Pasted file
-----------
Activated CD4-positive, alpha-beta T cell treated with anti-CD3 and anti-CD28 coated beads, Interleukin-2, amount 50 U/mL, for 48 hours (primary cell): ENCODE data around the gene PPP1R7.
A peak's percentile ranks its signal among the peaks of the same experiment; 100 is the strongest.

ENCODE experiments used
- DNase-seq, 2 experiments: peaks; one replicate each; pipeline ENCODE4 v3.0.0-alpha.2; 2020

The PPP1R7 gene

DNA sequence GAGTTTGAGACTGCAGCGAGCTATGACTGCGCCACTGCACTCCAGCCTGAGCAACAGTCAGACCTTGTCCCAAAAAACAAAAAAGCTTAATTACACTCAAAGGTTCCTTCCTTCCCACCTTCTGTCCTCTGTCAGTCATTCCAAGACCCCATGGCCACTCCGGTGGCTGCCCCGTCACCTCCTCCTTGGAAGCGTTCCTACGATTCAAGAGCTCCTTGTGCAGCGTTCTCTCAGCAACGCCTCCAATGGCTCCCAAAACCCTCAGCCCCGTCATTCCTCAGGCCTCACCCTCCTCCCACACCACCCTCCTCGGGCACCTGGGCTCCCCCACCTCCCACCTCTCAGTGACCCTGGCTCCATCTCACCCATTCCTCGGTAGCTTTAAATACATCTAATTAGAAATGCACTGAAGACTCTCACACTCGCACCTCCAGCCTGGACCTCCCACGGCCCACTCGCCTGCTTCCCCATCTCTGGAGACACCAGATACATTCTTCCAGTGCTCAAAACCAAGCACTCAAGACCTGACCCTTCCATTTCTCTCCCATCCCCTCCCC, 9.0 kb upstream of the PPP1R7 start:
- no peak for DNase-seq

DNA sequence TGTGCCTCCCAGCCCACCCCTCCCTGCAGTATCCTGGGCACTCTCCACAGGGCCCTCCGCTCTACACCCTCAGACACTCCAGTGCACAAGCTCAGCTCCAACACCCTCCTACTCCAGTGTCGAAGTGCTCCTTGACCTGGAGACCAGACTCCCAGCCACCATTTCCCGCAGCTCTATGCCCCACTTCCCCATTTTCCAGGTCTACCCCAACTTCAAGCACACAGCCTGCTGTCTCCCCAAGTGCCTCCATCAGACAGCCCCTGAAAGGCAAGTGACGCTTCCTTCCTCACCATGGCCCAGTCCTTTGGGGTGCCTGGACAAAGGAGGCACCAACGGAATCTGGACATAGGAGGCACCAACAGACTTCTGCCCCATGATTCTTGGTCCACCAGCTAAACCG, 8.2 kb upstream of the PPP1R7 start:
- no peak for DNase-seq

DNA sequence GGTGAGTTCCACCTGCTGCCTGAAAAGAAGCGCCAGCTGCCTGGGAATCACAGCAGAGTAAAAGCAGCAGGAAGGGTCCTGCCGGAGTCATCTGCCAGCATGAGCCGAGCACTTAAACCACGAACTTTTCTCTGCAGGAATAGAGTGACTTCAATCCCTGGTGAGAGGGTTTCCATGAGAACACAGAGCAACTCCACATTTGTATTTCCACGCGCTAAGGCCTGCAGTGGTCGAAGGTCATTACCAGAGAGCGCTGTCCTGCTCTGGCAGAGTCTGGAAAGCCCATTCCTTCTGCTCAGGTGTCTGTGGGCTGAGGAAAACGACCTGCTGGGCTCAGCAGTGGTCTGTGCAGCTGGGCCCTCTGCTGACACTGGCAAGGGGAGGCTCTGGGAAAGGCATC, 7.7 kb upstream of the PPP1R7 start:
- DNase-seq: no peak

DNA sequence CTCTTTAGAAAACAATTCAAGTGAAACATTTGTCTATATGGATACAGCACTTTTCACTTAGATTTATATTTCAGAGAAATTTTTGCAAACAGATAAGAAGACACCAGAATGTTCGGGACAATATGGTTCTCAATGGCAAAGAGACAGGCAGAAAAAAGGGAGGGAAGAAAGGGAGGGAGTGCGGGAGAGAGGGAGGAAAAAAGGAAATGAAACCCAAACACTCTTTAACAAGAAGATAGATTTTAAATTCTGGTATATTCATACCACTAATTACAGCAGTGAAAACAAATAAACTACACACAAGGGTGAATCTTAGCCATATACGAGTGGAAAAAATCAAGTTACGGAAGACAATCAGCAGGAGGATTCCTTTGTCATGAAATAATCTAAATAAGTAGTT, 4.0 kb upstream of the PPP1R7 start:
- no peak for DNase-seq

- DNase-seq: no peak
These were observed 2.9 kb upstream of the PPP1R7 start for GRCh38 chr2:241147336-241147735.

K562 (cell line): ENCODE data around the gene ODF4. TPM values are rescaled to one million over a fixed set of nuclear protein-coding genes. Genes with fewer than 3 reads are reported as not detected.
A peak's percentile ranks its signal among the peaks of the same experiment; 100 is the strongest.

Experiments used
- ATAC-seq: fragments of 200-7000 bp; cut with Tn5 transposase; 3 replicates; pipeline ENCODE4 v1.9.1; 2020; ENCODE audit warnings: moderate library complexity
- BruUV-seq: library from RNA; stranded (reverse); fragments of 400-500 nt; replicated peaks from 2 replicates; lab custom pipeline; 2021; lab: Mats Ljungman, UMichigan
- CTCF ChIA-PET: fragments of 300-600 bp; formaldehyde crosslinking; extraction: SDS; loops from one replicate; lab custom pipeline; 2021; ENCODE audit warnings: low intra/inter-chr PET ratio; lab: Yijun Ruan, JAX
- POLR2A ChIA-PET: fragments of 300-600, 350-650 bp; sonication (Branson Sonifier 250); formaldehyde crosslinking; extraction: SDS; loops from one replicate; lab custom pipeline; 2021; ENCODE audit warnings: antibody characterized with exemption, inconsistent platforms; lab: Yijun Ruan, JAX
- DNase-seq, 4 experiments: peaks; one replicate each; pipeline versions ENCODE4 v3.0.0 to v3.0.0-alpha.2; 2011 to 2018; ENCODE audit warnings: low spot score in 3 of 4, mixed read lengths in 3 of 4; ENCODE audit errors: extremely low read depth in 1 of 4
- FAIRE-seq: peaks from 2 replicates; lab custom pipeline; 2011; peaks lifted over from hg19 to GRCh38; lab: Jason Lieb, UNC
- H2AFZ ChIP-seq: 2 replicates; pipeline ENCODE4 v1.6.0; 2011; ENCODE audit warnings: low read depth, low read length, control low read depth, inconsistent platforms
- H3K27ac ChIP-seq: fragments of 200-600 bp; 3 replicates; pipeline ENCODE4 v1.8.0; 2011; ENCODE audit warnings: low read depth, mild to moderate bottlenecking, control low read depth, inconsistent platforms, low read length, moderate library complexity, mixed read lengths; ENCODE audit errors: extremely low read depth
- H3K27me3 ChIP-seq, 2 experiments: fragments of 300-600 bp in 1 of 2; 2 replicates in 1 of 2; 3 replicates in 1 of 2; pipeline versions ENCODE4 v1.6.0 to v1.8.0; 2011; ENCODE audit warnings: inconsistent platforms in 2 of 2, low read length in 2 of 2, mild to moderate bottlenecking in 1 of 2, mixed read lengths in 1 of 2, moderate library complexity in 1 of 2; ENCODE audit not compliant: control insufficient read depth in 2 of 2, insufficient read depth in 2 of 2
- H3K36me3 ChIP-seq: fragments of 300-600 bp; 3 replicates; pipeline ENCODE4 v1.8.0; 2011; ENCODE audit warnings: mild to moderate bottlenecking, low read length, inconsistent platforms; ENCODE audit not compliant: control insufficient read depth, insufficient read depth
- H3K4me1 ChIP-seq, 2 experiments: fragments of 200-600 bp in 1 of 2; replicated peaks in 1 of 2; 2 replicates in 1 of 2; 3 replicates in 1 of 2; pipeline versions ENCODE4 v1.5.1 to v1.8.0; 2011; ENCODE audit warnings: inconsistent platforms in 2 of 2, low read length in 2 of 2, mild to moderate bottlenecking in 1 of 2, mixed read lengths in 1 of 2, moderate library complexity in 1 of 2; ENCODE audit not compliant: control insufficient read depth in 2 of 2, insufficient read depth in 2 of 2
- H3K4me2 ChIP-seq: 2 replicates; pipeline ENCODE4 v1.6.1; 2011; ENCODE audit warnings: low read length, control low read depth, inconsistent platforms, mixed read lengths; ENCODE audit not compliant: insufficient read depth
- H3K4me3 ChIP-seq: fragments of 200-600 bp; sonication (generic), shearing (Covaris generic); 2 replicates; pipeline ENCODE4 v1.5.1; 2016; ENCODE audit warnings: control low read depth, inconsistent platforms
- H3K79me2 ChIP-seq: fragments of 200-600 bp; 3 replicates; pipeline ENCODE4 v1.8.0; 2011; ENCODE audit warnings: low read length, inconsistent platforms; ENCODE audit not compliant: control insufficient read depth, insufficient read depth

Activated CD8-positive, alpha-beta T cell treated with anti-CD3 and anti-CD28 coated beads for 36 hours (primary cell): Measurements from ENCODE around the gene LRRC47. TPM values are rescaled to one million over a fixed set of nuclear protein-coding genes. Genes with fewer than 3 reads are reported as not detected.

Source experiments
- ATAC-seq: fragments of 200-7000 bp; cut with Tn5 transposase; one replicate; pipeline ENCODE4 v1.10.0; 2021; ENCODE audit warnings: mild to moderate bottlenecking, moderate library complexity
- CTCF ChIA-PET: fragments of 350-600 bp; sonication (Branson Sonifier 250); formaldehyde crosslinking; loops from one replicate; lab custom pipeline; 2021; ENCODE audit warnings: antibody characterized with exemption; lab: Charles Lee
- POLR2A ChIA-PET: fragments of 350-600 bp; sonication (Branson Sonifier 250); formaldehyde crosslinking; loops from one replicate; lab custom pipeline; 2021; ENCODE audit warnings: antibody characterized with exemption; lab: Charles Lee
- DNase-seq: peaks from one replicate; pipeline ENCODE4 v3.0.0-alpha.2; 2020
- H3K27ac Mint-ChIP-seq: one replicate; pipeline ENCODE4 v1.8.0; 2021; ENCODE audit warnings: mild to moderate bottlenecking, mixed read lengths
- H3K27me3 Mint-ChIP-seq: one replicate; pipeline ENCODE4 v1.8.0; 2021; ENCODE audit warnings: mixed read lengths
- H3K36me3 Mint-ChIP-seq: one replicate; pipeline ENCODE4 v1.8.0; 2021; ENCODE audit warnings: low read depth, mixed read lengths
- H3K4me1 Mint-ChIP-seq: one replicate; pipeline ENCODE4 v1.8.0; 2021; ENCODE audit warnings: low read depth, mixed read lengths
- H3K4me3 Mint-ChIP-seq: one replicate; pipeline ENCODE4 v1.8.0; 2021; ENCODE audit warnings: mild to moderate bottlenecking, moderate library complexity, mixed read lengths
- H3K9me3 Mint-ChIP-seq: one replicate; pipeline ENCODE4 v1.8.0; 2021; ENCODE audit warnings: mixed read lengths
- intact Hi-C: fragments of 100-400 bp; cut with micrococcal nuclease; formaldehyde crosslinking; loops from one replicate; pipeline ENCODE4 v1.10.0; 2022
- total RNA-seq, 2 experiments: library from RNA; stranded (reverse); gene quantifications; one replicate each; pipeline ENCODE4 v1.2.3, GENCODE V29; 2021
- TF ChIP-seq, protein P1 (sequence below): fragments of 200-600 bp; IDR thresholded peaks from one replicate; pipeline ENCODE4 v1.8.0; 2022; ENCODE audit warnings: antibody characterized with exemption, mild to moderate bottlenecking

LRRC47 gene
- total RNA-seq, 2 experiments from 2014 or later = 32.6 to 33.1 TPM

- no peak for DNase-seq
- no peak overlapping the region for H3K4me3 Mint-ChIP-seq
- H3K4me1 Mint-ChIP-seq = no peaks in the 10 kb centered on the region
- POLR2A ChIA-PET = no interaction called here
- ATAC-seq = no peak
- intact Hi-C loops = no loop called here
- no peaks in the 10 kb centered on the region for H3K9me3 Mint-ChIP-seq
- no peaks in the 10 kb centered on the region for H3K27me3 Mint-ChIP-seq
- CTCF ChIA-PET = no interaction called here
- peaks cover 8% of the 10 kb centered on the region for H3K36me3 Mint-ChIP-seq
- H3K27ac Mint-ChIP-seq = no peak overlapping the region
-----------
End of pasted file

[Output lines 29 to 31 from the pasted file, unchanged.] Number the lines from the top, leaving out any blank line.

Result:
- H3K4me1 ChIP-seq, 2 experiments: fragments of 200-600 bp in 1 of 2; replicated peaks in 1 of 2; 2 replicates in 1 of 2; 3 replicates in 1 of 2; pipeline versions ENCODE4 v1.5.1 to v1.8.0; 2011; ENCODE audit warnings: inconsistent platforms in 2 of 2, low read length in 2 of 2, mild to moderate bottlenecking in 1 of 2, mixed read lengths in 1 of 2, moderate library complexity in 1 of 2; ENCODE audit not compliant: control insufficient read depth in 2 of 2, insufficient read depth in 2 of 2
- H3K4me2 ChIP-seq: 2 replicates; pipeline ENCODE4 v1.6.1; 2011; ENCODE audit warnings: low read length, control low read depth, inconsistent platforms, mixed read lengths; ENCODE audit not compliant: insufficient read depth
- H3K4me3 ChIP-seq: fragments of 200-600 bp; sonication (generic), shearing (Covaris generic); 2 replicates; pipeline ENCODE4 v1.5.1; 2016; ENCODE audit warnings: control low read depth, inconsistent platforms